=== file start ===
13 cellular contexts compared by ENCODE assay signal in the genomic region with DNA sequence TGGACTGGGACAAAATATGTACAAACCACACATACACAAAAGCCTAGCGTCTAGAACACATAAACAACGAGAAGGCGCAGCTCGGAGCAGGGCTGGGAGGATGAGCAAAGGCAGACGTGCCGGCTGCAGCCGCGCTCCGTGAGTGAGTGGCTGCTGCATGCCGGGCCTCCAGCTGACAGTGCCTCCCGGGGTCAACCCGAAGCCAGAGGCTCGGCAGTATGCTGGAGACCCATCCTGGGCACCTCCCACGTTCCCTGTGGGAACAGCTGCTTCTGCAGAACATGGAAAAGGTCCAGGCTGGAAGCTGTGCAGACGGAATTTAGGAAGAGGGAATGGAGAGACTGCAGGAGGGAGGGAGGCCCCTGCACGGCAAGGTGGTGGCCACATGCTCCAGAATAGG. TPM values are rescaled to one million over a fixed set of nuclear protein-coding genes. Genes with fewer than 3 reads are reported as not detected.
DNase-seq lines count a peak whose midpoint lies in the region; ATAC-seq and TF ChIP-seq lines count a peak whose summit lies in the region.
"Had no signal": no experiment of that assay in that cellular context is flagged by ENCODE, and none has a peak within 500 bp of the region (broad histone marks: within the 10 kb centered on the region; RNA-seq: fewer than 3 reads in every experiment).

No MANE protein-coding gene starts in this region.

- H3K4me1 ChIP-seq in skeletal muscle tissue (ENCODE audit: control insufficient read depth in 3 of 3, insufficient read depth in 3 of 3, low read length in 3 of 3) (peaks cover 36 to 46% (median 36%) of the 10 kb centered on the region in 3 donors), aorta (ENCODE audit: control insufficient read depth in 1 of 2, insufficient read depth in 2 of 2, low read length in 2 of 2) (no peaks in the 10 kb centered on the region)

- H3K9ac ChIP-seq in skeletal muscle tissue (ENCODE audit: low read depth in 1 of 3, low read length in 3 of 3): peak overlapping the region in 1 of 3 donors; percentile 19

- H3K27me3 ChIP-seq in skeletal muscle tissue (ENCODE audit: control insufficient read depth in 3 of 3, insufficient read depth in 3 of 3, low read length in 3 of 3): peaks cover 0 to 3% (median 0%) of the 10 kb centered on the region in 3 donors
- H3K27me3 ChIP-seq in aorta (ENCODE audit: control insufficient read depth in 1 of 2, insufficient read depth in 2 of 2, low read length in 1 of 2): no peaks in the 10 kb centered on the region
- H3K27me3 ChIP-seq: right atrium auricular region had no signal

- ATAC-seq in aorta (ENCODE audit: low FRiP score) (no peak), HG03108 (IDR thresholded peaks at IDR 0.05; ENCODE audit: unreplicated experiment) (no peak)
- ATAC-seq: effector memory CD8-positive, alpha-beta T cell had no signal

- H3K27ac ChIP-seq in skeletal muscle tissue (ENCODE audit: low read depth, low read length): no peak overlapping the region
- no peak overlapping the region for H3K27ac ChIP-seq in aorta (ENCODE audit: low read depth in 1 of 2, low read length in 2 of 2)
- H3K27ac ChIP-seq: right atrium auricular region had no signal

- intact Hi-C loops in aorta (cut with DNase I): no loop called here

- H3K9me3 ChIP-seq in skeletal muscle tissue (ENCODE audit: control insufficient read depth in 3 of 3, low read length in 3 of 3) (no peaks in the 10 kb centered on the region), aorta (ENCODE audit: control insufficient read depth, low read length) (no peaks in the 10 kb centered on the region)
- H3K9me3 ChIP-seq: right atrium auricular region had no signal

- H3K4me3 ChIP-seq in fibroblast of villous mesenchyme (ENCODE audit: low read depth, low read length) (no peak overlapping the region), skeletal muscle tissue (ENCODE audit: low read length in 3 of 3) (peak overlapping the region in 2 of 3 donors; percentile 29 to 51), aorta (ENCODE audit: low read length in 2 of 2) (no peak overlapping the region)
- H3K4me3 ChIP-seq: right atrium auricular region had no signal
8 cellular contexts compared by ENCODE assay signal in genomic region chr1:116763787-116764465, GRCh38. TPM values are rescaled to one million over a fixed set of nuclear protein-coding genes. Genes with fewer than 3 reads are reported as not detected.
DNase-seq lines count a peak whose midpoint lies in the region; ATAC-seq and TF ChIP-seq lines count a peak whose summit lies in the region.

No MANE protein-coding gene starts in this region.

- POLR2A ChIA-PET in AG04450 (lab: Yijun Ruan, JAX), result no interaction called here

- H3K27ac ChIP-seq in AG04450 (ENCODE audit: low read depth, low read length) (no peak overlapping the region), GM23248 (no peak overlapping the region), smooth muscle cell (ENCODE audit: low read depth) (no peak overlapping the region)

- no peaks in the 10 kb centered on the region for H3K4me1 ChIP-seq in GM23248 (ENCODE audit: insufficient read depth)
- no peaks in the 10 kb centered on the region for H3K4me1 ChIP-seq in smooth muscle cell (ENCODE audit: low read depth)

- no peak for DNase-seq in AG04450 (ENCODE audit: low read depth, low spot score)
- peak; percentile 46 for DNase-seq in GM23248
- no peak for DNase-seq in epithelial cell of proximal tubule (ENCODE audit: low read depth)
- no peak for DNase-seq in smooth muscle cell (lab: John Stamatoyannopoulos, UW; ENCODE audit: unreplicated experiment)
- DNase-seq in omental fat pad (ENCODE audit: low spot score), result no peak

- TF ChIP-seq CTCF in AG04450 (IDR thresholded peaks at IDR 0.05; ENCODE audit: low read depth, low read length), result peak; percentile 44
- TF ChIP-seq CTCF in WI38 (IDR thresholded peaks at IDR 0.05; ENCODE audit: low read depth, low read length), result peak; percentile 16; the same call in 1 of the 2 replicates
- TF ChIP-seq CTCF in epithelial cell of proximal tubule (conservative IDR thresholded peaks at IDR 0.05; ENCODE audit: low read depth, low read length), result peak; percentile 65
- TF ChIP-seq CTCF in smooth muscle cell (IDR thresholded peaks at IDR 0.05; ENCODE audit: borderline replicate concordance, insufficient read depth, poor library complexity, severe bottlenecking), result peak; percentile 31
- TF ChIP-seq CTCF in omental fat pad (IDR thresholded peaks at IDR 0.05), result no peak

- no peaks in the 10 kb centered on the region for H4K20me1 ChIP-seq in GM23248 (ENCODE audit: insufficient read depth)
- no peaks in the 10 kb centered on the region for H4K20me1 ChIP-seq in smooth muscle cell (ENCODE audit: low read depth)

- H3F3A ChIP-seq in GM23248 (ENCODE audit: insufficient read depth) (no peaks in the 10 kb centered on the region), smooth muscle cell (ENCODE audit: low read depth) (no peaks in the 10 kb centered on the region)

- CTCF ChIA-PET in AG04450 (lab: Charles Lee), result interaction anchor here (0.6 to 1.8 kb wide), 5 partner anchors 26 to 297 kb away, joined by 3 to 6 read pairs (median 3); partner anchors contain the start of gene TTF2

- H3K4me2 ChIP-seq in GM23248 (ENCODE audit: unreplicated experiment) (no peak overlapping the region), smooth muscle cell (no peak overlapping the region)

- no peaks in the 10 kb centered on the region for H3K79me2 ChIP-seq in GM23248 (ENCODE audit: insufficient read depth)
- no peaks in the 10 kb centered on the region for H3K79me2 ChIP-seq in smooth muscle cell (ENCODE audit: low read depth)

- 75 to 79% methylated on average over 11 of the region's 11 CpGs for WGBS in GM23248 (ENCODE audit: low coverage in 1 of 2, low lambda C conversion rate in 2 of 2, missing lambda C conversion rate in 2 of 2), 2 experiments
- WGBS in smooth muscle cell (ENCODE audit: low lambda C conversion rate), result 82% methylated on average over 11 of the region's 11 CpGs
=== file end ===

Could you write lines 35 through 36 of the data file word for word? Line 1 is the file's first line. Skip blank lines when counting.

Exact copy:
- TF ChIP-seq CTCF in smooth muscle cell (IDR thresholded peaks at IDR 0.05; ENCODE audit: borderline replicate concordance, insufficient read depth, poor library complexity, severe bottlenecking), result peak; percentile 31
- TF ChIP-seq CTCF in omental fat pad (IDR thresholded peaks at IDR 0.05), result no peak